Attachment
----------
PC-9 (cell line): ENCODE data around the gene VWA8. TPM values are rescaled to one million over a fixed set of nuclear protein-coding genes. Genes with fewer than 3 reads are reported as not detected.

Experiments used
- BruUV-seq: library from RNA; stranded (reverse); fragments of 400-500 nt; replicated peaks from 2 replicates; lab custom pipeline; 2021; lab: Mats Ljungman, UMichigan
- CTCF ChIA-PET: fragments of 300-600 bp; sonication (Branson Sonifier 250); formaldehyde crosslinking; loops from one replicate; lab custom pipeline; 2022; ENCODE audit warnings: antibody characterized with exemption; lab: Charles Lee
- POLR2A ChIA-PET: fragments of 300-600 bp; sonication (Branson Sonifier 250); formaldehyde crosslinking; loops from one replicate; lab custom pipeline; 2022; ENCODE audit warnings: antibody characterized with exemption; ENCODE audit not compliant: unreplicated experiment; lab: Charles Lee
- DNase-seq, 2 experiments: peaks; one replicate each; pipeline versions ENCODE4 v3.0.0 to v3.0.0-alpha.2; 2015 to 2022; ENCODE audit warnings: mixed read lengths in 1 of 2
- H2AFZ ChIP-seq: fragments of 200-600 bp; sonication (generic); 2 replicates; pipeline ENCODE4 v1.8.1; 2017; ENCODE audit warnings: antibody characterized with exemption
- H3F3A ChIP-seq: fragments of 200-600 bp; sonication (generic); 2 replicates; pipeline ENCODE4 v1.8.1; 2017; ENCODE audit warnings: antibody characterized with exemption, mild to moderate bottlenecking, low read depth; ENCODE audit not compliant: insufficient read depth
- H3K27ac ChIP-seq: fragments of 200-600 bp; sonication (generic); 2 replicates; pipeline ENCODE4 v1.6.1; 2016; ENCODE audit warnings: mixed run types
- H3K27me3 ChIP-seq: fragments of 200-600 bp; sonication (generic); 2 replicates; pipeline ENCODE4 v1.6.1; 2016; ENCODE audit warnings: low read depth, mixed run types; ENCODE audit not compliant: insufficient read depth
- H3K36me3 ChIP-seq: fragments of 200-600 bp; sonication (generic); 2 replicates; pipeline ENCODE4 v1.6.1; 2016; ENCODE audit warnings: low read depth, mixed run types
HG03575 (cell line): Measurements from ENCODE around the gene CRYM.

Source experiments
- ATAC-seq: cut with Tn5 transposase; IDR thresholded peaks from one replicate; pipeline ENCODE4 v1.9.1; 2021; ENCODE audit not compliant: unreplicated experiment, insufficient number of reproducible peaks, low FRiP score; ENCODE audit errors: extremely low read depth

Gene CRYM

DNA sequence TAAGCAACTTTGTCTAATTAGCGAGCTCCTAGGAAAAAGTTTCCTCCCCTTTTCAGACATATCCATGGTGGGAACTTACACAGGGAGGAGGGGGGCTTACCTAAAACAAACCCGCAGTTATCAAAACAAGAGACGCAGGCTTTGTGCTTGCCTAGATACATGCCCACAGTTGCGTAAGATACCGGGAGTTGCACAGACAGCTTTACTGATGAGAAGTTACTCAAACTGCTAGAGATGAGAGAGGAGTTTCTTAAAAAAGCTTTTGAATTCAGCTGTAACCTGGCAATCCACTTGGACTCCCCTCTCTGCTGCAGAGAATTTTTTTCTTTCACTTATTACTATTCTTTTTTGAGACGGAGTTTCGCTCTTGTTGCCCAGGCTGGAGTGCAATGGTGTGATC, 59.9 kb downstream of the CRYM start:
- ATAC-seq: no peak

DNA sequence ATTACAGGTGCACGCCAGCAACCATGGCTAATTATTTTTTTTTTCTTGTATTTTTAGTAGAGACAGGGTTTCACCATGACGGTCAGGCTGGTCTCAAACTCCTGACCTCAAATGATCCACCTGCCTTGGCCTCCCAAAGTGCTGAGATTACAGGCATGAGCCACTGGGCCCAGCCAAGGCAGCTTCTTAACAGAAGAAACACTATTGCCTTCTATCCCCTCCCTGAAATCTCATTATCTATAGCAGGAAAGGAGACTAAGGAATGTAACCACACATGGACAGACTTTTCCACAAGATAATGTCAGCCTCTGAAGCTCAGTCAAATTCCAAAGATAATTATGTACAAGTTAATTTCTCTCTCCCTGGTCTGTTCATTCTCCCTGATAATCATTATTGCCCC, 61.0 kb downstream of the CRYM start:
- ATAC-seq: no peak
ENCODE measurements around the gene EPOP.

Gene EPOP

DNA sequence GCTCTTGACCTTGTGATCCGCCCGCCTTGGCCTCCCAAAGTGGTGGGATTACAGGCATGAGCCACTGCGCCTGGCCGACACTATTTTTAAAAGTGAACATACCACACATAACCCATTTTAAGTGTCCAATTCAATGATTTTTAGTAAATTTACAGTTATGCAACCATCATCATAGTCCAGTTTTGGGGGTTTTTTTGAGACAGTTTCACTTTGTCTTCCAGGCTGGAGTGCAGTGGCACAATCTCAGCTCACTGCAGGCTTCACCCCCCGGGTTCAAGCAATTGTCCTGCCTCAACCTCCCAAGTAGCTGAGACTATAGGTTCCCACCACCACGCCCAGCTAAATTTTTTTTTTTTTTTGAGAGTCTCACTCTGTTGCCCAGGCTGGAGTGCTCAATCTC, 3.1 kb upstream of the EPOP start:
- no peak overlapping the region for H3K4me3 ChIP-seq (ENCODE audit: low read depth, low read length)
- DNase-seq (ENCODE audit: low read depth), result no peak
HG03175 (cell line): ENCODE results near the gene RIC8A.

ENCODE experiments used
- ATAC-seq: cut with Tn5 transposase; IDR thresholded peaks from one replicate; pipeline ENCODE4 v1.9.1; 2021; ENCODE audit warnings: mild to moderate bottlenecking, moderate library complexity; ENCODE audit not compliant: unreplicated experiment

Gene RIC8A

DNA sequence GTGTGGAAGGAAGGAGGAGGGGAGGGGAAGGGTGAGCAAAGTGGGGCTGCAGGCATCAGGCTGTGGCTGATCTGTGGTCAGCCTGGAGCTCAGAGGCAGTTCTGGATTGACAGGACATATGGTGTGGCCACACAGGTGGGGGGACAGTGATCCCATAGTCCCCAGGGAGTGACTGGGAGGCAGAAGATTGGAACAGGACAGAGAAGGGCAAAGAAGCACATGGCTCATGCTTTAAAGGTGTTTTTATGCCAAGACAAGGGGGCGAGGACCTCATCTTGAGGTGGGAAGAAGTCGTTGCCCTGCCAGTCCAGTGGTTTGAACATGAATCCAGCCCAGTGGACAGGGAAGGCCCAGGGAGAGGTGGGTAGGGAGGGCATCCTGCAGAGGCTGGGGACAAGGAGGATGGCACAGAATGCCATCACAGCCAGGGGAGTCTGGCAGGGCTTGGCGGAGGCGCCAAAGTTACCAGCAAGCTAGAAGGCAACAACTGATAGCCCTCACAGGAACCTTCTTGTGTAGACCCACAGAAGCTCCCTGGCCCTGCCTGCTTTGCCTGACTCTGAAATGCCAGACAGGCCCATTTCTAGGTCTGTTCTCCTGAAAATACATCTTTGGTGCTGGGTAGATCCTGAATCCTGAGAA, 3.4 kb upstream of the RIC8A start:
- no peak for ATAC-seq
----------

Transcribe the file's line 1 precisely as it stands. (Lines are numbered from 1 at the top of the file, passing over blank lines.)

PC-9 (cell line): ENCODE data around the gene VWA8. TPM values are rescaled to one million over a fixed set of nuclear protein-coding genes. Genes with fewer than 3 reads are reported as not detected.